When animals are distressed daily, cruelty loses its boundaries. Among 30 million U.S. cows killed yearly, at least 195,000 are downers — stockyard animals too sick or crippled to stand. Downers are beaten and dragged on severed bones and ligaments.

At intensive dry lot dairies, cows are kept artificially pregnant and lactating so machines can siphon their milk. Many are injected with Recombinant Bovine Growth Hormone (rBGH) and suffer bovine mastitis, an acute infection of the udder. After three to four years of exhaustive pregnancy cycles, dairy cows are slaughtered for beef.

Veal is a byproduct of the government-subsidized dairy industry. Within 24 hours of birth male calves are auctioned to veal farms, to live chained by the neck inside two-feet wide crates. They are kept anemic on a liquid-only diet that suppresses muscle growth.

Calves used for veal are denied maternal love. Though sensitivity to loss is considered a human attribute, evolutionary biologist Charles Darwin noted animal parents who grieve their missing young. "When a flock of sheep is scattered, the ewes bleat incessantly for their lambs, and their mutual pleasure at coming together is manifest."

Nonhuman animals "have a point of view on what happens to them, their families, their friends," writes Marc Bekoff, professor emeritus of Ecology and Evolutionary Biology at Colorado University, Boulder. "Nonetheless, their lives are wantonly and brutally taken in deference to human interests."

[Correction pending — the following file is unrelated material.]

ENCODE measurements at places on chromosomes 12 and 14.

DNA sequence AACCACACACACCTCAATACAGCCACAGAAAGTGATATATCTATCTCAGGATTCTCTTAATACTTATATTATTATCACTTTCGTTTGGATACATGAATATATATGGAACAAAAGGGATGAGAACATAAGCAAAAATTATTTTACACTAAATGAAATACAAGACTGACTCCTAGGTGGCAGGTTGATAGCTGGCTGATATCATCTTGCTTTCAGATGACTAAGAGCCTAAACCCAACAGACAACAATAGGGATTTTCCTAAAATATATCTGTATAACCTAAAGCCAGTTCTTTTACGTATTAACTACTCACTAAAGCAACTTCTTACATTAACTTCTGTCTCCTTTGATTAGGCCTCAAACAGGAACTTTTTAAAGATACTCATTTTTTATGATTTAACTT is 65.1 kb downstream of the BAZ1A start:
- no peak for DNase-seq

If animals value interconnected lives, how do we reconcile consumption of some with compassion for others? Once it is clear the dog and the pig BOTH want to live, the pig changes from something to someone.

In 1996 I saw an HBO documentary, To Love Or Kill: Man Vs. Animal. It was the first time I glimpsed inside factory farms and slaughterhouses and it forever ruined my burgers and tuna. I never hated meat, its smell or taste. Still don't. But I can no longer swallow another's fear and pain. Fortunately, today's plant-based meals are downright delicious. A happy stomach convinced my husband to keep our kitchen flesh-free. Now he's full-time veg. Below are some general prep tips, based on my own vegan ventures.  ~Brenda Shoss, Kinship Circle

    Season like hamburger, chicken, steak, or any other animal meat. The olive oil captures flavors in a crispy, delicious outer edge.
    VEGETARIANISM 101: Imagine dishes you already make, replacing animal meats with veg meats. My husband doesn't share my affinity for all animals. But he does enjoy my animal-free Thai peanut "chicken," barbeque "ribs," sloppy-joes, cornbread, pumpkin muffins, "meatloaf," shepherd's pie, apple-cranberry cobbler, chocolate chip cookies, cornbread stuffing, roasted tacos, "steak" strips…
    If you're a decent to fabulous carnivore cook, you'll be a decent to fabulous veg cook.
    • Veggie Burgers: Grill in olive oil. Sprinkle burgers in garlic/onion powders, basil, and brown sugar. Ketchup lovers: Baste ketchup with seasonings, both sides of burger. Or check out great vegan sauces such as Annie's Naturals Organic Worcestershire.